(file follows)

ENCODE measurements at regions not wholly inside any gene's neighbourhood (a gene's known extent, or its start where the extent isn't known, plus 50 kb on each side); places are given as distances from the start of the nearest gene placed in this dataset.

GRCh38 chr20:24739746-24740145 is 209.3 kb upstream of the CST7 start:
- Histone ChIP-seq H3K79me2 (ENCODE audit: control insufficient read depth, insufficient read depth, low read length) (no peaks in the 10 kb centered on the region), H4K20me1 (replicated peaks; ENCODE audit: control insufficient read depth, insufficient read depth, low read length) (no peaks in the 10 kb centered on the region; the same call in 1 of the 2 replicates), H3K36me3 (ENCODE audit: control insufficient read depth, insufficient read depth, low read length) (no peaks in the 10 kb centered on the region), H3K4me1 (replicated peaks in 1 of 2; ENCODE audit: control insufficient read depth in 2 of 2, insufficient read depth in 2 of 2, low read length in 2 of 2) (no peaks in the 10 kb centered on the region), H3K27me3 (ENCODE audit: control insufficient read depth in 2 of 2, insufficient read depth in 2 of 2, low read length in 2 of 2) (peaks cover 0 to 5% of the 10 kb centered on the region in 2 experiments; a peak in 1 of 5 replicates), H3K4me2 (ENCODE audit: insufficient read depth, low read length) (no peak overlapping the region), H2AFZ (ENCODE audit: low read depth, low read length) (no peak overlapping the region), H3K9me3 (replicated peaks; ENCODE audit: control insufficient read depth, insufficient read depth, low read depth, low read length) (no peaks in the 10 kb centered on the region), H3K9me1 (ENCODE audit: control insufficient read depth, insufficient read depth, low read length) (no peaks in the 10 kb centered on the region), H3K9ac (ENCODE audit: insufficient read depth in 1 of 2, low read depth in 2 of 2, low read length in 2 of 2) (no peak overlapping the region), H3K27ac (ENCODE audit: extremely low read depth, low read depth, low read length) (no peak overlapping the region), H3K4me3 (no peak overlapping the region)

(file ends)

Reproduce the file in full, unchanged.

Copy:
ENCODE measurements at regions not wholly inside any gene's neighbourhood (a gene's known extent, or its start where the extent isn't known, plus 50 kb on each side); places are given as distances from the start of the nearest gene placed in this dataset.

GRCh38 chr20:24739746-24740145 is 209.3 kb upstream of the CST7 start:
- Histone ChIP-seq H3K79me2 (ENCODE audit: control insufficient read depth, insufficient read depth, low read length) (no peaks in the 10 kb centered on the region), H4K20me1 (replicated peaks; ENCODE audit: control insufficient read depth, insufficient read depth, low read length) (no peaks in the 10 kb centered on the region; the same call in 1 of the 2 replicates), H3K36me3 (ENCODE audit: control insufficient read depth, insufficient read depth, low read length) (no peaks in the 10 kb centered on the region), H3K4me1 (replicated peaks in 1 of 2; ENCODE audit: control insufficient read depth in 2 of 2, insufficient read depth in 2 of 2, low read length in 2 of 2) (no peaks in the 10 kb centered on the region), H3K27me3 (ENCODE audit: control insufficient read depth in 2 of 2, insufficient read depth in 2 of 2, low read length in 2 of 2) (peaks cover 0 to 5% of the 10 kb centered on the region in 2 experiments; a peak in 1 of 5 replicates), H3K4me2 (ENCODE audit: insufficient read depth, low read length) (no peak overlapping the region), H2AFZ (ENCODE audit: low read depth, low read length) (no peak overlapping the region), H3K9me3 (replicated peaks; ENCODE audit: control insufficient read depth, insufficient read depth, low read depth, low read length) (no peaks in the 10 kb centered on the region), H3K9me1 (ENCODE audit: control insufficient read depth, insufficient read depth, low read length) (no peaks in the 10 kb centered on the region), H3K9ac (ENCODE audit: insufficient read depth in 1 of 2, low read depth in 2 of 2, low read length in 2 of 2) (no peak overlapping the region), H3K27ac (ENCODE audit: extremely low read depth, low read depth, low read length) (no peak overlapping the region), H3K4me3 (no peak overlapping the region)